3. Subcommittee research and recommendations and timely advance notice to trustees of reports that will be approved at upcoming board meetings
  4. Support for the head publicly and privately
  5. Financial support in the form of annual and capital giving
  6. Attendance patterns that reflect investment and involvement by trustees and a keen interest in the workings of the board.
  7. Understanding and acting on healthy board governance and calling attention to violation of governance rules when those moments occur.
  8. Effectiveness of each committee, especially the committee on trustees in meeting, deliberating, and reporting to the board.
  9. Succession planning to prepare for the next slate of officers and to ensure there is no crisis or power vacuum in the chair’s role that may prompt competition for the position behind the scenes.
  10. Decorum, civility and professional tone of meetings and in exchanges between trustees
  11. The presence of factions or obvious cliques.

For each trustee, there should be a self-evaluation regarding each one’s personal level of commitment to the board and school. This would involve filling out a questionnaire relating to personal generosity, time commitment, adherence to the Principles of Good Practice espoused by NAIS etc.

Every board needs to devote one meeting a year, or part of one meeting, to reviewing the results of the board effectiveness survey and for trustees to reflect upon their own roles and contributions.

When unhealthy behaviors on the part of individual trustees are left unchecked, or when the Committee on Trustees is not an effective working committee, several unpleasant scenarios can evolve. If the board chair, as the ultimate “overseer” of trustee behavior, is not vigilant in his responsibility, there may be subtle or overt attempts to overthrow the leadership. This may occur when all trustees do not feel involved, and dangerous cliques develop. The School is, as a result, threatened with political instability.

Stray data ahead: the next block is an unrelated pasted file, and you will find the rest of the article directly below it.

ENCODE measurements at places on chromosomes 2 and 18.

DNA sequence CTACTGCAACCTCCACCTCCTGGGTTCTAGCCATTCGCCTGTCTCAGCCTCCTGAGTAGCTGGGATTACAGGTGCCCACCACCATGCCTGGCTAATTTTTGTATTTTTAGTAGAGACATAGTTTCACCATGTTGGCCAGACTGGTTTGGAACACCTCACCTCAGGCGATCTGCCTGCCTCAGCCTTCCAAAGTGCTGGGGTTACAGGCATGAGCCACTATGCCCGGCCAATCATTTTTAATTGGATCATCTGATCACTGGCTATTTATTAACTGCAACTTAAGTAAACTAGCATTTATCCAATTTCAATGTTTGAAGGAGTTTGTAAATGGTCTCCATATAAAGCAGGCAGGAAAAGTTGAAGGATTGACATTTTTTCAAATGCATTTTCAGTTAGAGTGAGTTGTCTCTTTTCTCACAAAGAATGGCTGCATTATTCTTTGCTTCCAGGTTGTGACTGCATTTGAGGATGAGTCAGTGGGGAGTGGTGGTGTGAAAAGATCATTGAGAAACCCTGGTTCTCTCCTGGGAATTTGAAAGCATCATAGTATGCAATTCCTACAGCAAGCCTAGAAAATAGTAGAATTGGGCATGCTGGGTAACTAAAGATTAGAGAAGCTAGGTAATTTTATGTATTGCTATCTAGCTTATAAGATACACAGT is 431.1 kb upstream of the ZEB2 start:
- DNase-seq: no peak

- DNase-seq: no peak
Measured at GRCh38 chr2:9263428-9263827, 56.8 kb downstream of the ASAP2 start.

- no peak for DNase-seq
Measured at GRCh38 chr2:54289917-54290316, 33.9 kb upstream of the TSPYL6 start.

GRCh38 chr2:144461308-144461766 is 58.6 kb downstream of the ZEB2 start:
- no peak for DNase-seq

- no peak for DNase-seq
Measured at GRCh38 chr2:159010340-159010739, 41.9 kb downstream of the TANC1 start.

In one School, an especially generous trustee threatened to withdraw his financial support if not allowed to influence a particular key decision. The School had become dependent upon his generosity and he was a highly visible figure within the community, yet his demands were unreasonable. The board was finally able to negotiate the trustee’s departure while maintaining his good will.

If the Committee on Trustees does not identify, screen, and recruit strong, suitable board candidates, whom the head knows and approves and who support the head, then there may be a risk of “nominations from the floor” at an annual meeting. In one school, a board member elected in this fashion has tended towards “micromanagement” and undermined the leadership of the Head and the board chair as individual trustees press their own agendas.

A healthy board consists of trustees with: loyalty to the school’s mission as interpreted by the ENTIRE board; enthusiasm and a commitment to work and give generously; and wisdom, and the ability to apply it with resolve.

Schools with healthy boards do not have crises. They have solutions. Schools with unhealthy boards make small incidents into crises and respond with hysteria rather than wisdom.

John Littleford
Senior Partner